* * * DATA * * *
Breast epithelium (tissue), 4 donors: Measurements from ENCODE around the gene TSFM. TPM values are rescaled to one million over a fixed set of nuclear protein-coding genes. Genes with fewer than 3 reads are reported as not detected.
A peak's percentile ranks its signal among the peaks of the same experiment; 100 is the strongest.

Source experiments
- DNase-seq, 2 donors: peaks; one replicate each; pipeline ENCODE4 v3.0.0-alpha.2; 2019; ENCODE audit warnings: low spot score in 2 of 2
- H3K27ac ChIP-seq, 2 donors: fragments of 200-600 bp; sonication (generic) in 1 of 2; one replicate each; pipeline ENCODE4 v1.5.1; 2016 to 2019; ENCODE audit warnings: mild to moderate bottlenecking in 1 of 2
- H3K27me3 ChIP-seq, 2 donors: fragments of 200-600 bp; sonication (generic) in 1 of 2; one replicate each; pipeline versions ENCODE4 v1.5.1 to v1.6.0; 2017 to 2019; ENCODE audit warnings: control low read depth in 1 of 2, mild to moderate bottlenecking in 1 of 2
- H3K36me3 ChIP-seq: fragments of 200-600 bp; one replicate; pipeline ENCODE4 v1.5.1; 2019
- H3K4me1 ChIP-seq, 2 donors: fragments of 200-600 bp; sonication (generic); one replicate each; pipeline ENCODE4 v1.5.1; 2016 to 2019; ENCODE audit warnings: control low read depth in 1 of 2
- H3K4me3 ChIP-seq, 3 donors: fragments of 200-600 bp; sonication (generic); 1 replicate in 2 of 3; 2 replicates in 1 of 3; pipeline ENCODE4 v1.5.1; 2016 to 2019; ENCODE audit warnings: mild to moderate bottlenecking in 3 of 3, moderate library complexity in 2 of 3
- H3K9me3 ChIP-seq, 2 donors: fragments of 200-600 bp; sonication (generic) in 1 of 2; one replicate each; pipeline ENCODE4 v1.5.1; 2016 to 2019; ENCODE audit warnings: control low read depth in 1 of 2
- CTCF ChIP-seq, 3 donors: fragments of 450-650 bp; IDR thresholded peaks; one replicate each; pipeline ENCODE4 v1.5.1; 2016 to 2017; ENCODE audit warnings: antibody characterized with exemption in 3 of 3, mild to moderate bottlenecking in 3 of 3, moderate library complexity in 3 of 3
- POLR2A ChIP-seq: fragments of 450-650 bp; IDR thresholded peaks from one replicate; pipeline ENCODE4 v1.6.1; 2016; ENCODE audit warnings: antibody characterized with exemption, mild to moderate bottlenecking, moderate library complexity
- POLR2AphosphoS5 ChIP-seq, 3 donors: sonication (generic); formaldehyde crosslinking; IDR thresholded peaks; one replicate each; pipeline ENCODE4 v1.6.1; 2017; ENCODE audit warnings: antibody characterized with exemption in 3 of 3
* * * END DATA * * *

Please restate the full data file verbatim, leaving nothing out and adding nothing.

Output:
Breast epithelium (tissue), 4 donors: Measurements from ENCODE around the gene TSFM. TPM values are rescaled to one million over a fixed set of nuclear protein-coding genes. Genes with fewer than 3 reads are reported as not detected.
A peak's percentile ranks its signal among the peaks of the same experiment; 100 is the strongest.

Source experiments
- DNase-seq, 2 donors: peaks; one replicate each; pipeline ENCODE4 v3.0.0-alpha.2; 2019; ENCODE audit warnings: low spot score in 2 of 2
- H3K27ac ChIP-seq, 2 donors: fragments of 200-600 bp; sonication (generic) in 1 of 2; one replicate each; pipeline ENCODE4 v1.5.1; 2016 to 2019; ENCODE audit warnings: mild to moderate bottlenecking in 1 of 2
- H3K27me3 ChIP-seq, 2 donors: fragments of 200-600 bp; sonication (generic) in 1 of 2; one replicate each; pipeline versions ENCODE4 v1.5.1 to v1.6.0; 2017 to 2019; ENCODE audit warnings: control low read depth in 1 of 2, mild to moderate bottlenecking in 1 of 2
- H3K36me3 ChIP-seq: fragments of 200-600 bp; one replicate; pipeline ENCODE4 v1.5.1; 2019
- H3K4me1 ChIP-seq, 2 donors: fragments of 200-600 bp; sonication (generic); one replicate each; pipeline ENCODE4 v1.5.1; 2016 to 2019; ENCODE audit warnings: control low read depth in 1 of 2
- H3K4me3 ChIP-seq, 3 donors: fragments of 200-600 bp; sonication (generic); 1 replicate in 2 of 3; 2 replicates in 1 of 3; pipeline ENCODE4 v1.5.1; 2016 to 2019; ENCODE audit warnings: mild to moderate bottlenecking in 3 of 3, moderate library complexity in 2 of 3
- H3K9me3 ChIP-seq, 2 donors: fragments of 200-600 bp; sonication (generic) in 1 of 2; one replicate each; pipeline ENCODE4 v1.5.1; 2016 to 2019; ENCODE audit warnings: control low read depth in 1 of 2
- CTCF ChIP-seq, 3 donors: fragments of 450-650 bp; IDR thresholded peaks; one replicate each; pipeline ENCODE4 v1.5.1; 2016 to 2017; ENCODE audit warnings: antibody characterized with exemption in 3 of 3, mild to moderate bottlenecking in 3 of 3, moderate library complexity in 3 of 3
- POLR2A ChIP-seq: fragments of 450-650 bp; IDR thresholded peaks from one replicate; pipeline ENCODE4 v1.6.1; 2016; ENCODE audit warnings: antibody characterized with exemption, mild to moderate bottlenecking, moderate library complexity
- POLR2AphosphoS5 ChIP-seq, 3 donors: sonication (generic); formaldehyde crosslinking; IDR thresholded peaks; one replicate each; pipeline ENCODE4 v1.6.1; 2017; ENCODE audit warnings: antibody characterized with exemption in 3 of 3